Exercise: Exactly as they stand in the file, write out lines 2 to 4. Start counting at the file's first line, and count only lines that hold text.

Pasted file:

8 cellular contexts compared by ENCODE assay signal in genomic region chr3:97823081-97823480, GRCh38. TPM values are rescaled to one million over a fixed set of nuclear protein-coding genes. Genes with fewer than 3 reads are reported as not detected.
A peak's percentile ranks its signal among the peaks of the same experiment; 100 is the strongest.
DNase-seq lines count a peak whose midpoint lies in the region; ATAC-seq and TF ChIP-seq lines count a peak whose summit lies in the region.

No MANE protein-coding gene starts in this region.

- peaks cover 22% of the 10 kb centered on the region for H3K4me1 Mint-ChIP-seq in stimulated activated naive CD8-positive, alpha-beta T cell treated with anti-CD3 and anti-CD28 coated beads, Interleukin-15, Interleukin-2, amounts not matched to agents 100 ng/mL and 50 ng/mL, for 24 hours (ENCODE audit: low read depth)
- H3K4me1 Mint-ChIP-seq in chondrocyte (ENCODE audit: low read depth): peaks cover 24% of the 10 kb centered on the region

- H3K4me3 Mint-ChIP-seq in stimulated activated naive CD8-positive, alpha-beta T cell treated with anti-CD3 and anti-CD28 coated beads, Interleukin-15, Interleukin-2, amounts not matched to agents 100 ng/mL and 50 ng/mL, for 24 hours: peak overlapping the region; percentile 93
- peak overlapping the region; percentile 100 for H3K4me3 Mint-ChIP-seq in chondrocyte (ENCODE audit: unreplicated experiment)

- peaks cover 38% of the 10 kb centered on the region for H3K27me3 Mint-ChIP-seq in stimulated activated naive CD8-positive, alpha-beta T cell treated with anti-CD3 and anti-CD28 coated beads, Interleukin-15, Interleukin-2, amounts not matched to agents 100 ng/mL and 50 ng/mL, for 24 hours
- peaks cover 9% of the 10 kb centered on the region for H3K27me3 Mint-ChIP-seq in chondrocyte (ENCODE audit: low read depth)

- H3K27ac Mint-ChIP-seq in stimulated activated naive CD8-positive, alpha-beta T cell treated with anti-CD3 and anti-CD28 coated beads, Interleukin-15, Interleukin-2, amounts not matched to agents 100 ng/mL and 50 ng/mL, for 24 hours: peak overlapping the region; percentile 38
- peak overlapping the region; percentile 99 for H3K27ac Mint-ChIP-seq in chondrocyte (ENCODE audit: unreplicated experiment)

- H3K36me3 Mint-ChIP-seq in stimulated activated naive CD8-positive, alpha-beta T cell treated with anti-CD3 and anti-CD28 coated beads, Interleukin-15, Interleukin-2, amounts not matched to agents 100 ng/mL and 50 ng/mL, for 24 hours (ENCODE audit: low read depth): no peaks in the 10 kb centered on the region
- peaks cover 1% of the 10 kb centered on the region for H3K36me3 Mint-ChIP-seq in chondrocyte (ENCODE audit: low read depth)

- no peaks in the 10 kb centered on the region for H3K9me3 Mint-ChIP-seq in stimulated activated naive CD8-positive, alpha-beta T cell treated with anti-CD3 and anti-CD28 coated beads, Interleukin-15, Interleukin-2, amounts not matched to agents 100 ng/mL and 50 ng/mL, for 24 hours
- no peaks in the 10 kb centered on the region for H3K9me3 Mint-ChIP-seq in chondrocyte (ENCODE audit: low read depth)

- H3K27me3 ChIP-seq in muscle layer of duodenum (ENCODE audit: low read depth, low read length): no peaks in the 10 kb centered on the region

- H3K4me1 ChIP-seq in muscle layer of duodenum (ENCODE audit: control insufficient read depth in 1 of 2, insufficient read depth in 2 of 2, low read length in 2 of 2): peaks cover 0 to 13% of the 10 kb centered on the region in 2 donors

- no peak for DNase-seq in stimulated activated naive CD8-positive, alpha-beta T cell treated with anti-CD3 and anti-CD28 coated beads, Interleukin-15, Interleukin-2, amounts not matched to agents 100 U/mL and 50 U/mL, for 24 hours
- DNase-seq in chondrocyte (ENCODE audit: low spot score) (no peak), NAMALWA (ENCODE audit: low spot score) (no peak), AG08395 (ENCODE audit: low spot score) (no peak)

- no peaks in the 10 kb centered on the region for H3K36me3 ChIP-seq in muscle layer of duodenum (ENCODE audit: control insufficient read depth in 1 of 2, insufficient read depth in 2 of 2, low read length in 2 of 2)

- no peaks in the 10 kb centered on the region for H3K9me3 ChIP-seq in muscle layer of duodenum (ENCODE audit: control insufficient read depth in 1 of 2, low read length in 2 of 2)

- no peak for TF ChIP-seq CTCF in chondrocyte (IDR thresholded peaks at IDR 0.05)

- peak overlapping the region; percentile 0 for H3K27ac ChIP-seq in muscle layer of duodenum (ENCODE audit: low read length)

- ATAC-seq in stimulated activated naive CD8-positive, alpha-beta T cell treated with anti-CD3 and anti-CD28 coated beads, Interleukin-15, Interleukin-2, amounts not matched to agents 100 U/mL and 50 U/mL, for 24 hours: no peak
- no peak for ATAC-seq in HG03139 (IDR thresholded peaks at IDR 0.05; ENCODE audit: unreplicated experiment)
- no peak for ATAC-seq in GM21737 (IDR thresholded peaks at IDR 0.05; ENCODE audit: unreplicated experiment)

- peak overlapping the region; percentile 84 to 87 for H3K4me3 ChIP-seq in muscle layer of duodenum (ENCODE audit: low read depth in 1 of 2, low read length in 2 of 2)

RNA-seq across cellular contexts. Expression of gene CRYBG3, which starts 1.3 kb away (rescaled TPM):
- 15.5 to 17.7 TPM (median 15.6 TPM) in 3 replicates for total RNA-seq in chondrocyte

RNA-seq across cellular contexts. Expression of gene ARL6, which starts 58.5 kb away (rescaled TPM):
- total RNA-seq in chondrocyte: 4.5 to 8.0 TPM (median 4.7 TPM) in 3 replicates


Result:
A peak's percentile ranks its signal among the peaks of the same experiment; 100 is the strongest.
DNase-seq lines count a peak whose midpoint lies in the region; ATAC-seq and TF ChIP-seq lines count a peak whose summit lies in the region.

No MANE protein-coding gene starts in this region.